Think of pets in hot and cold spells

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NOW that we are into May I had intended to write a piece on heat stress in animals, but having listened to another dismal forecast it seems appropriate to include comment on the effects inclement weather might have as well.

Many of us are aware of the RSPCA campaign ‘dogs die in hot cars’. Some may be less aware of heat and cold stress in other species.

Wild animals have evolved to thrive in the environment of their habitat. A biology exam question asks for comparisons between the anatomical adaptations of the arctic and fennec fox to their environments. The arctic fox is squat, stubby with short limbs and small ears so it has a small area of skin and heat losses are minimised. Conversely the fennec fox (a North African desert mammal) has long limbs and huge ears, hence a vast area of skin with lots of surface blood vessels from which surplus heat can be dissipated.

All animals have physiological and behavioural adaptations suited to a particular temperature, humidity, altitude and rainfall.

It took generations of breeding at lower altitudes before chinchillas could be brought from the high Andes and shipped to Europe, but they remain prone to heat stress and are happier in temperatures of 18C or less.

Another consideration is ‘am I providing my animal with the opportunity to change its behaviour to control its temperature?’ Herpetologists’ (reptile keepers) animals can only control their body temperature by changing behaviour so they must have an environment in which they can warm up and cool down as required. The same is true with all our pets: A dog can survive a warm day if it has access to shade and water, but not in a boiling car; a hutched rabbit will cope with a cold night, but only if deep, dry and plentiful bedding are provided.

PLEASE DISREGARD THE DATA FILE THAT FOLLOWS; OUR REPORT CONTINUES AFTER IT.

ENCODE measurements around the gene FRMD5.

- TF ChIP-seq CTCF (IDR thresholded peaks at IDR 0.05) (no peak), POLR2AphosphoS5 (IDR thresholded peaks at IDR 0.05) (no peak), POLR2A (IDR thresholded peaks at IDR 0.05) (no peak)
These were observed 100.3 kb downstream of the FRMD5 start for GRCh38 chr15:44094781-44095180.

One warm day last week, a farmer presented me with a sheep he assumed had pneumonia — its breathing was very rapid, shallow, noisy and getting worse. It was suffering from malignant hyperthermia in which the body tries so hard to get rid of heat through panting and pumping blood that more heat is generated and the situation becomes life-threatening. The sheep had a temperature of over 110F/ 43.5C, but thankfully made a full recovery with a thorough soaking, a cold-water enema, sedation, anti-inflammatories and a recommendation for immediate shearing.

Dogs do die in hot cars, but so do guinea pigs in runs without shade, fish in tanks with broken heaters and rabbits in damp hutches with no bedding. Even sheep in full fleece can do a good job of cooking themselves without any help from Jamie Oliver.

SAM PRESCOTT, Director and Senior Vet